‘Immigration Nation’ offers an alarming close-up view of ICE officers at work

Whether or not you’ve followed the extreme changes to US immigration policy under the Trump administration, the Netflix docu-series “Immigration Nation,” launched this week, may come as a shock, though not because of the policies themselves. Instead, the series captures the way Immigration and Customs Enforcement (ICE) agents conduct themselves and carry out those policies on a more tactical, individual level, in candid and sometimes damning detail.

By embedding with ICE for 2½ years, filmmakers Christina Clusiau and Shaul Schwartz captured ride-alongs, raids, and idle office chatter, along with intimate glimpses into the lives of undocumented immigrants and their families. That up-close access gave them the opportunity to reveal sickening contrasts, cutting between scenes of traumatized detainees, devastated families, and the bland interior of ICE field offices, where officers crack jokes while planning their next raid. The juxtaposition of those elements offers a wrenching look into the callousness and ambiguity present in the ways those laws are enforced.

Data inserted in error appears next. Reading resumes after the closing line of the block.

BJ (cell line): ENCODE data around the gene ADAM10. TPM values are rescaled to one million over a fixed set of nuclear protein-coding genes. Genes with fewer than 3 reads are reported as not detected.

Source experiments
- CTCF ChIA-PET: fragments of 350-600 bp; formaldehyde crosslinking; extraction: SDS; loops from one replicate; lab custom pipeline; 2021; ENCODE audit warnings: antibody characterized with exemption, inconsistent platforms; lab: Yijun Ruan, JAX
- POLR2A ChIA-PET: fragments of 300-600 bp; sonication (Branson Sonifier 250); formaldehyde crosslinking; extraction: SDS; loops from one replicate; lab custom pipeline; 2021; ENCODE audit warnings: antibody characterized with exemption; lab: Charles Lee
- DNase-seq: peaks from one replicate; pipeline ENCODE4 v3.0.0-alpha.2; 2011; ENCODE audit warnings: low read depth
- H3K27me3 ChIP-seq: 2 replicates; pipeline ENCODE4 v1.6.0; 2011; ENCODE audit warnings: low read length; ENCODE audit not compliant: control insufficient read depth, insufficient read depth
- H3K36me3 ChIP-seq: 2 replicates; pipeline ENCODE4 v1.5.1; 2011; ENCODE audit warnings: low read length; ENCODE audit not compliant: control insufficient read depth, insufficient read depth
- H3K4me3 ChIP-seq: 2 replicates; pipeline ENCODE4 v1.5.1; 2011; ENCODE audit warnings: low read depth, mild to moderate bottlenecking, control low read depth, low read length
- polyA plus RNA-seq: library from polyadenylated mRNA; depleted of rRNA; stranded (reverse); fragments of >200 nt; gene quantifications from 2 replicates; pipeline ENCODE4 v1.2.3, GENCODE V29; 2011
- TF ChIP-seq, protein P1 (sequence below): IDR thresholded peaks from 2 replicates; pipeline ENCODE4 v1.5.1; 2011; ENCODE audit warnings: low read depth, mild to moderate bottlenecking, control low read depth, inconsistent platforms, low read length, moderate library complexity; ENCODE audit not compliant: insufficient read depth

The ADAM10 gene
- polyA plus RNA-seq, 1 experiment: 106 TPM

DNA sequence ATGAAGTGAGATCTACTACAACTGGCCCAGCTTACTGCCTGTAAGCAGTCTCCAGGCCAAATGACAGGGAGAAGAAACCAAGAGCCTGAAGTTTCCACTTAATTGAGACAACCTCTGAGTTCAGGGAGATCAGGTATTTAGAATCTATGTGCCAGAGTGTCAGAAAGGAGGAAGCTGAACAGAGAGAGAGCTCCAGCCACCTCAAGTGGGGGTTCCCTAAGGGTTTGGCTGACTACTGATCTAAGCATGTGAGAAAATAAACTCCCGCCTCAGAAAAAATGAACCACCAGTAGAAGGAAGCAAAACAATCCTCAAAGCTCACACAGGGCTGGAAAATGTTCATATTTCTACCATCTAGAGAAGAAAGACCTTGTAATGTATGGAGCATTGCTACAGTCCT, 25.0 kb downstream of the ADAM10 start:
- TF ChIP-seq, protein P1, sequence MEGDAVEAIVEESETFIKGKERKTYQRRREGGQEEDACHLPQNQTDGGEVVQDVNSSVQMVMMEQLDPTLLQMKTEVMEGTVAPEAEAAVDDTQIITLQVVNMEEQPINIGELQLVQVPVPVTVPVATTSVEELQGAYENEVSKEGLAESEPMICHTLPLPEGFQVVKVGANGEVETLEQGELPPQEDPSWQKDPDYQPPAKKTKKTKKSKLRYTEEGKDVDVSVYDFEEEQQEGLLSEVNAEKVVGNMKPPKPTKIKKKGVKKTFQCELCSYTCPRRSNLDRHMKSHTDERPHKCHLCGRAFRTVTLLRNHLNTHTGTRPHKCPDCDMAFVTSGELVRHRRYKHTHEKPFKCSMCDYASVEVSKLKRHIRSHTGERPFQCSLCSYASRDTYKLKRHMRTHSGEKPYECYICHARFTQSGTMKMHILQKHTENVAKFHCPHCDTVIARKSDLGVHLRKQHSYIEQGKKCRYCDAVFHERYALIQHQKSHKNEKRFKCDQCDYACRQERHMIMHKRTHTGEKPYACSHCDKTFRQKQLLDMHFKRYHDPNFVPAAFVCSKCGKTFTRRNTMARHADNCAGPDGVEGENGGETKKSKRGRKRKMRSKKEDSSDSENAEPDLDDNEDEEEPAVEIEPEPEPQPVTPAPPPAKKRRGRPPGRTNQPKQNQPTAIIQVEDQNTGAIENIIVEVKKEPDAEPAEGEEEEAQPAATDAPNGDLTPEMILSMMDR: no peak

And that’s the most likely explanation for why ICE tried to delay the series’ release until after the upcoming election. On camera and on the record — often with faces and full names on display — ICE agents demonstrate the ways that creating a climate of fear becomes “another day at the office.”

At the same time, agents look to the cameras as an opportunity to humanize themselves. Some describe pangs of conflict that arise when they separate parents and kids. Others argue that they’re fulfilling a necessary responsibility, or that they need the paycheck. Most fall back on the idea that they’ve sworn to uphold the law, no matter how much it changes or what it entails, even when it means putting their own morals aside.

But that “just doing my job” logic falls apart during footage that shows ICE in action. In one scene, agents connive to get inside an apartment without producing a warrant, even when the resident asks for one.

By Karen Muller for The Boston Globe
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